Thursday, June 17, 2004

Mark Steyn misses the Great Communicator

Although he likes Bush, Mark Steyn wishes he were as well-spoken as Reagan:
I feel a bit like a guy who’s been dating a pleasant lady in the office for a couple of years and suddenly bumps into the gal he always adored in high school. As readers will know, I’m very supportive of George W. Bush, especially on the foreign policy front. But it was unfortunate that a week of 24/7 Ronald Reagan greatest hits on the cable networks should have had to stop once or twice a day to cross to a blinking, groggy Dubya at some G8 press conference with a duplicitous pseudo-ally going round in circles on Iraq for the umpteenth time. Bush is a great and remarkable president and, between Normandy and G8 and the UN, he actually had a very good week. But gosh, it’s hard not to miss the Gipper...
....
Bush has set himself a similar challenge — to remake the Middle East. I think he can do it. He’s played a shrewd hand with both fractious Iraqi politicians and devious UN diplomats and he’s seen off Chirac, but at home there’s undeniably a rhetorical shortfall, as there was in his Reagan eulogy. He could use some Reaganesque clarity and toughness, plus a little more lyricism in the patriotic uplift. But one of the problems with the Bush Administration is that they think they’re so good at walking the walk they don’t have to bother talking the talk. Wrong. Last week conservatives were reminded of everything they’ve missed these last ten years. Never glad confident ‘Morning In America’ again? Your call, Dubya.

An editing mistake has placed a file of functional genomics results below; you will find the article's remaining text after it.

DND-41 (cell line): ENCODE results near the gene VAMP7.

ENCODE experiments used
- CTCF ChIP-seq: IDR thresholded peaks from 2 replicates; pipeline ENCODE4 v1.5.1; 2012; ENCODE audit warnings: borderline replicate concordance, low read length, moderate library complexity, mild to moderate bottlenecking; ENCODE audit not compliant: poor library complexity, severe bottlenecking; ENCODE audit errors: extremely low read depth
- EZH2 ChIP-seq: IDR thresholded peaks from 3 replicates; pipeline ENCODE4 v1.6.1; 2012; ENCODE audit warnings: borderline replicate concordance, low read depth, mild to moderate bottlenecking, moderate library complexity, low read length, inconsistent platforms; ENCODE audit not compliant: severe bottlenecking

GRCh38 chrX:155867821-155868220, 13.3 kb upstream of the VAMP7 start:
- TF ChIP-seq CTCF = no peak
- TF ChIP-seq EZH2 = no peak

It's hard to disagree with Steyn. On the whole, I agree with what Bush is doing and what he's trying to do. I think that too often he refuses to make the strong arguments he needs to make, preferring to let his actions speak for themselves. If the media were the bastion of truth and objectivity it makes itself out to be, that might work. But it's not. Even without the transparent liberal bias, all too often its quest for sensationalism and bad news would keep it from reporting on what's really going on. I'm just glad blogs are taking up some of the slack.

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